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Posts (4)

Oct 9, 2018 · seizure watch-monitors in Epilepsy & Seizures

Thanks Lisa – What I have attached is a bit off topic from the Epi-watch but the beginnings of a method for taking data between neuron and cell structure attributes to identify functions that could be modeled through any type of control system analysis for downselecting autoimmune disorders, since autoimmune disorders could very well start at this level. Attached is a learning tool that could be brought into doctors by patients for kicking off discussions getting to an autoimmune diagnosis, where structural functions needing neurostabilization are required. If the doctor says the spreadsheet is necessary for helping research teams take data for eliminating autoimmune disorders, then it is a good day, if they say it is not needed, then it is an even better day!

Oct 9, 2018 · seizure watch-monitors in Epilepsy & Seizures

Is anyone using the new epi-watch? If so, is it just a watch like a fit bit or is more equipment involved?

Sep 2, 2018 · Living with epilepsy - Introduce yourself & meet others in Epilepsy & Seizures

Is it too late for the Albuquerque doctors to communicate with the seizure doctors at Rochester Mayo Clinic? I know they may not work for the same boss, but I would check if any of the Albuquerque seizure doctors were from that Rochester Mayo Clinic and if whether Rochester and the Albuquerque Doctors maintain communication about seizure treatments, in any way. I just hear alot of good things about the Rochester Mayo Clinic on this feed for seizure treatments and it is probably already old news to you. Will be praying for Talia! I have a younger brother, Matt, of 28 years that has had about 10 Grand Mal seizures this year and the doctors had to switch him to Vimpat. He has had 2 more since the switch, so less now than before.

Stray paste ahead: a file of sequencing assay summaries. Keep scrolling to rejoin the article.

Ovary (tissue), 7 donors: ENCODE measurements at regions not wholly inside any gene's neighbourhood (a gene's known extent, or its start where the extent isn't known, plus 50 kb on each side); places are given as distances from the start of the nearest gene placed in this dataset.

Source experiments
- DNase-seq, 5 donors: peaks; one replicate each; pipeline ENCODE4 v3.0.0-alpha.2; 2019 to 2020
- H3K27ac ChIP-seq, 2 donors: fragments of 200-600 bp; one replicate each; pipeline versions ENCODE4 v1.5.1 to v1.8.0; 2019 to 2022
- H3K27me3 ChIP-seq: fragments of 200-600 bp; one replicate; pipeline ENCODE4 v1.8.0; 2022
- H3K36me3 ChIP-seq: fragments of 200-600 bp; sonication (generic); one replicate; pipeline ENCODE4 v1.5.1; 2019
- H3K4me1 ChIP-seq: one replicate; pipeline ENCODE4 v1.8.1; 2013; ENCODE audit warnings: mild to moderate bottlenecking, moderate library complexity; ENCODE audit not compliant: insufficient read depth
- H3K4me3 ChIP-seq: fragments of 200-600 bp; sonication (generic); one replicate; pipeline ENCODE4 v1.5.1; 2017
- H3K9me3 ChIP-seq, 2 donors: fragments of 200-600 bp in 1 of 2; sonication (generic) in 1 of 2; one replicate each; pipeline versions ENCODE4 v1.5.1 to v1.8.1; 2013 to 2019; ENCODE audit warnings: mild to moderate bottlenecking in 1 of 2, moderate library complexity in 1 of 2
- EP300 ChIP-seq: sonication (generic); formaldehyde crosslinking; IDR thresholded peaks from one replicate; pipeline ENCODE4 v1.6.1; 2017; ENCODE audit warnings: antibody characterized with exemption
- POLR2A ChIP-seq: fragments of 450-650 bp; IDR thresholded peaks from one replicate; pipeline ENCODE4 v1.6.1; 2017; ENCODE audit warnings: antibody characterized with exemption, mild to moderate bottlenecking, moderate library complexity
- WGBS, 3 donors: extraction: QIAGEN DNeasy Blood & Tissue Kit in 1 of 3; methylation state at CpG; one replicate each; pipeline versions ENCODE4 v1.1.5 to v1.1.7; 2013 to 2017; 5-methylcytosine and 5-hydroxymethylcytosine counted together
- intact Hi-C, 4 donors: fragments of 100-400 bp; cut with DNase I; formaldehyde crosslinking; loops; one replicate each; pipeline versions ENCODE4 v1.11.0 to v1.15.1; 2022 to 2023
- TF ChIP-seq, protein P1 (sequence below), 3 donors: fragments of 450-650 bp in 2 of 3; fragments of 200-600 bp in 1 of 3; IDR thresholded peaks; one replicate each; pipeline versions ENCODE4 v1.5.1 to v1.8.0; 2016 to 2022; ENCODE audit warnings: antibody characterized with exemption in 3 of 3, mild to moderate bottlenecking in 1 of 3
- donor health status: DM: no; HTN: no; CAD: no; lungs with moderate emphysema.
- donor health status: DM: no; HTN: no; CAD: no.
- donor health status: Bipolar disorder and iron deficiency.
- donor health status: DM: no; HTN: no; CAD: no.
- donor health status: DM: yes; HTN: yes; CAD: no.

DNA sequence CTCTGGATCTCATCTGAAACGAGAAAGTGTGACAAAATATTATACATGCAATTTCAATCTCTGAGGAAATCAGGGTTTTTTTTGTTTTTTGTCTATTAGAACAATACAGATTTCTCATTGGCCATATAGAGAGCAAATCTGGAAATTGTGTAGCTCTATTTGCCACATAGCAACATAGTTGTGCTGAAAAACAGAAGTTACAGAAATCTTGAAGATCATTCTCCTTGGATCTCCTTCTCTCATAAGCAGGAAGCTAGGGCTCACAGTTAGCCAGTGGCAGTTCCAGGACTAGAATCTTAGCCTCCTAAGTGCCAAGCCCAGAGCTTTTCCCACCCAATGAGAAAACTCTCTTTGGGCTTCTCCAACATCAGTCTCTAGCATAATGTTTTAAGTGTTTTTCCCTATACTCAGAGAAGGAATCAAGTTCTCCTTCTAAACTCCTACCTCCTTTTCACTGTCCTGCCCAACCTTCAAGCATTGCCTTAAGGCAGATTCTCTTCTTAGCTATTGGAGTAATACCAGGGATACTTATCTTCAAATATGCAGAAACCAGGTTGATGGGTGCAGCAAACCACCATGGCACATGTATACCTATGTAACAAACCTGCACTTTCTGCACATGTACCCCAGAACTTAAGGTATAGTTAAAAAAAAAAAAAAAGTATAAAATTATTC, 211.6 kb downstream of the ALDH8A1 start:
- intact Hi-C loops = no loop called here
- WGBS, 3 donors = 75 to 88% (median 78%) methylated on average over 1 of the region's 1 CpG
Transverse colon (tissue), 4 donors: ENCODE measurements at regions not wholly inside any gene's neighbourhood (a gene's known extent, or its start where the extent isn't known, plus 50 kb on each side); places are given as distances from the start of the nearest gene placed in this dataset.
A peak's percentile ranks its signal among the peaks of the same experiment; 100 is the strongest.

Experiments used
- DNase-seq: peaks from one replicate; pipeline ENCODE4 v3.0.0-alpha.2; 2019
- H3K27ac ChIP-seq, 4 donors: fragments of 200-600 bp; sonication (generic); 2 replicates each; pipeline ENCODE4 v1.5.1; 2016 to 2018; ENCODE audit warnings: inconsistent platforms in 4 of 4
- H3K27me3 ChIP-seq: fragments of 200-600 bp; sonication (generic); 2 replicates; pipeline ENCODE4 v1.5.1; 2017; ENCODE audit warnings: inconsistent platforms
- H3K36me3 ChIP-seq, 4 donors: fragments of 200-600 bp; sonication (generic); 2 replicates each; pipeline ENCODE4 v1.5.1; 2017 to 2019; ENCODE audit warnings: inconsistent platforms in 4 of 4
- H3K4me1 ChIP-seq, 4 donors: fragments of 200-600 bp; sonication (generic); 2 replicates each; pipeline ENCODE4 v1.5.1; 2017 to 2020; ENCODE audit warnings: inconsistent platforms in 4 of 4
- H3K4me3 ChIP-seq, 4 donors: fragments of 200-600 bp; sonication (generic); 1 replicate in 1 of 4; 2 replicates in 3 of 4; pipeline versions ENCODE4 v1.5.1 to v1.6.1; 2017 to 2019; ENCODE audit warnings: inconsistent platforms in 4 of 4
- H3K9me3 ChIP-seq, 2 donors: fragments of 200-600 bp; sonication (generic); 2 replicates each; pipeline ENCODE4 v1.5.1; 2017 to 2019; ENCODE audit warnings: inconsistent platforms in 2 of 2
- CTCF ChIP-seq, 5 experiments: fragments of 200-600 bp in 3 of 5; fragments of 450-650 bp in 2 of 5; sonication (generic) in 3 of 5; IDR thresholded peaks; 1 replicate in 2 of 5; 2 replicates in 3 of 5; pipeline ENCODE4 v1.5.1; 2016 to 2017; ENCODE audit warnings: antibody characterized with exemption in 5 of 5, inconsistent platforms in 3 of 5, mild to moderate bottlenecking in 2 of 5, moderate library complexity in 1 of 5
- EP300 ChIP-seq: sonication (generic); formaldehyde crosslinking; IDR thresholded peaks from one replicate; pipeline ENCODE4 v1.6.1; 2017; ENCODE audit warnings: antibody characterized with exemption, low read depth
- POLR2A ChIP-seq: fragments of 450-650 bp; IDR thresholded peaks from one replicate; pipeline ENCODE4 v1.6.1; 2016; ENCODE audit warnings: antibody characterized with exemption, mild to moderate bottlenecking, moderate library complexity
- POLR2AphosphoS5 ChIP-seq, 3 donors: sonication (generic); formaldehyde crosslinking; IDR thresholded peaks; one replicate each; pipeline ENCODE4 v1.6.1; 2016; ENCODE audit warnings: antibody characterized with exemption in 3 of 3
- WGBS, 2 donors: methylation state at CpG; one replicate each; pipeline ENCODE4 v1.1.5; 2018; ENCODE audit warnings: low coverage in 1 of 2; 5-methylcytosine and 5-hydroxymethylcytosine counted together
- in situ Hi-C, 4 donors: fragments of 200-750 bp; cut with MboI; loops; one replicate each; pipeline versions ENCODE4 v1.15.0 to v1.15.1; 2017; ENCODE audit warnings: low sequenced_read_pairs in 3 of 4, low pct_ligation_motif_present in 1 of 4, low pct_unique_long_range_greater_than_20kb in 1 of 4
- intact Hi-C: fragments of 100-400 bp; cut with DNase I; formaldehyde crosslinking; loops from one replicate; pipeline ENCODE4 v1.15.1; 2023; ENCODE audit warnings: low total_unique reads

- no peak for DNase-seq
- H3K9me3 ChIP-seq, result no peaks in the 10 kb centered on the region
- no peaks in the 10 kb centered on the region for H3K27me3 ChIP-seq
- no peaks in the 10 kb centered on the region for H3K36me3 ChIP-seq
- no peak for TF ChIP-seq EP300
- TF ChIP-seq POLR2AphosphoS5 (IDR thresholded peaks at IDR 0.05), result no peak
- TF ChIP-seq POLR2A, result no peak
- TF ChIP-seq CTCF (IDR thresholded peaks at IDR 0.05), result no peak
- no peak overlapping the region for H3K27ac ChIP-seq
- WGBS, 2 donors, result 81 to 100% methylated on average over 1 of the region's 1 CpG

Aug 11, 2018 · Living with epilepsy - Introduce yourself & meet others in Epilepsy & Seizures

Hello and Good Afternoon!

My younger brother Matt of 28 years has just had his seizure medication changed to Vimpat since he had close to 10 Grand Mal seizures this year, having been seizure free since November 2009.

My Questions:

Do doctors usually have more inputs than just a person's weight, age, and last Grand Mal seizure for seizure medication adjustments?

Do medical teams reporting to prescribing doctors, use the genome of the patient to mathematically model upcoming nerve stimulations?

If so, would the intent of the model be to predict the magnitude of neuron release from the synapse based on blood content circulating through the brain in addition to the air content being inhaled?

If so, would all Mayo Clinic sites do this type of modeling, or would the Rochester site be solely assigned to modeling neuron output of a patient's synapse?

I see many parts of both questions could possibly be answered from this thread.

Thank you for being my brother's voice.